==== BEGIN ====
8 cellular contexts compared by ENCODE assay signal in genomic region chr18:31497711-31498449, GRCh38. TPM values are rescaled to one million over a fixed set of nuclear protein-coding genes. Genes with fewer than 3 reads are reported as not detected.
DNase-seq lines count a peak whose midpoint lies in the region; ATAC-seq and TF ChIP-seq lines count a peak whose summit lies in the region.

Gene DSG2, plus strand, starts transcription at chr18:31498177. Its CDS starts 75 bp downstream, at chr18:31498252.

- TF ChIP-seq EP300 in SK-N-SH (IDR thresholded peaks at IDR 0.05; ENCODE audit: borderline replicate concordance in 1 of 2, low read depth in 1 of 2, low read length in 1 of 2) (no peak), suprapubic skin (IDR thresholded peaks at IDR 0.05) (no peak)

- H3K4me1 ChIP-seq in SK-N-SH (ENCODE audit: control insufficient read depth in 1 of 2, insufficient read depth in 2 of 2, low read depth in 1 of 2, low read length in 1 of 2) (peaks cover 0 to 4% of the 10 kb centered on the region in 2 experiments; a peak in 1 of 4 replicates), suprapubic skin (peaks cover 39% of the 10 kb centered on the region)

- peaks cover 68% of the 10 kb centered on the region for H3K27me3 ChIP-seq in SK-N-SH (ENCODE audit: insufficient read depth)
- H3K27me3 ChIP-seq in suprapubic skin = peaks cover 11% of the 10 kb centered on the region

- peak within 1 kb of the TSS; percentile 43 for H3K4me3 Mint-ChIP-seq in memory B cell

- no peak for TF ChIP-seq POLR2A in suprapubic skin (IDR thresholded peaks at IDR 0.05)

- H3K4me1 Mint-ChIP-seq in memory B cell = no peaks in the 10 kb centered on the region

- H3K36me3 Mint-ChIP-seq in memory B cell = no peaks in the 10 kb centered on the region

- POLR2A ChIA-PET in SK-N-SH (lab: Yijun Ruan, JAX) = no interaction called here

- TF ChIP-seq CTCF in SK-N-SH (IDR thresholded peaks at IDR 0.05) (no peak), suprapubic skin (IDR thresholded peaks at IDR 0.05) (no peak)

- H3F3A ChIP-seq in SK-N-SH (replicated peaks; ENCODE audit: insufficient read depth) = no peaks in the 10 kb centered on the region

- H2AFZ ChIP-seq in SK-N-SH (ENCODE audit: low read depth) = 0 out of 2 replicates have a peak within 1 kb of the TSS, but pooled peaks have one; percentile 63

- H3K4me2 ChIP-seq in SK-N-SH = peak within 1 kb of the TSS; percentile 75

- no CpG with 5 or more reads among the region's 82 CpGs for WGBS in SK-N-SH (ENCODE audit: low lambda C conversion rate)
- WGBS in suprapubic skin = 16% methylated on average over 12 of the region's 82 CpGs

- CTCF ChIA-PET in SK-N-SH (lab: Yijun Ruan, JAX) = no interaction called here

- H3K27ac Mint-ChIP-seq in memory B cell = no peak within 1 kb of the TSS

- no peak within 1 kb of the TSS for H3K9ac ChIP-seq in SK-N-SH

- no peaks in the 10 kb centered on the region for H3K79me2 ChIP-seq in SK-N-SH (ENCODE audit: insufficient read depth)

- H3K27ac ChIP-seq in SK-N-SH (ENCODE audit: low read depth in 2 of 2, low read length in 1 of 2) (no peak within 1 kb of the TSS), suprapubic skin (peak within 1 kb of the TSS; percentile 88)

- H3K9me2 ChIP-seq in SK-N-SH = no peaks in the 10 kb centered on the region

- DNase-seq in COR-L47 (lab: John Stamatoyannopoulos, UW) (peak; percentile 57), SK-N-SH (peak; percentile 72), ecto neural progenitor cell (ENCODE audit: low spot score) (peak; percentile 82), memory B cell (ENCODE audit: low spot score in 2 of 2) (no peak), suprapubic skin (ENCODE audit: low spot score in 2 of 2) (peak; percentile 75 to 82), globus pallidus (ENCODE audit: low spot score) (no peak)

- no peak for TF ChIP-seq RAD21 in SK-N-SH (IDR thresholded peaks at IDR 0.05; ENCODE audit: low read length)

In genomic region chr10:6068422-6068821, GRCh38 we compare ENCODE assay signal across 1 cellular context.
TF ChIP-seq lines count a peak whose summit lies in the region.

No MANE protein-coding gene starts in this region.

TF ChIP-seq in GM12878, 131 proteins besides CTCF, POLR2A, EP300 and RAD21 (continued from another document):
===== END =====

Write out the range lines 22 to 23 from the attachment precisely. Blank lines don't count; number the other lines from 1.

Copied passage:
- no peaks in the 10 kb centered on the region for H3K79me2 ChIP-seq in SK-N-SH (ENCODE audit: insufficient read depth)

- H3K27ac ChIP-seq in SK-N-SH (ENCODE audit: low read depth in 2 of 2, low read length in 1 of 2) (no peak within 1 kb of the TSS), suprapubic skin (peak within 1 kb of the TSS; percentile 88)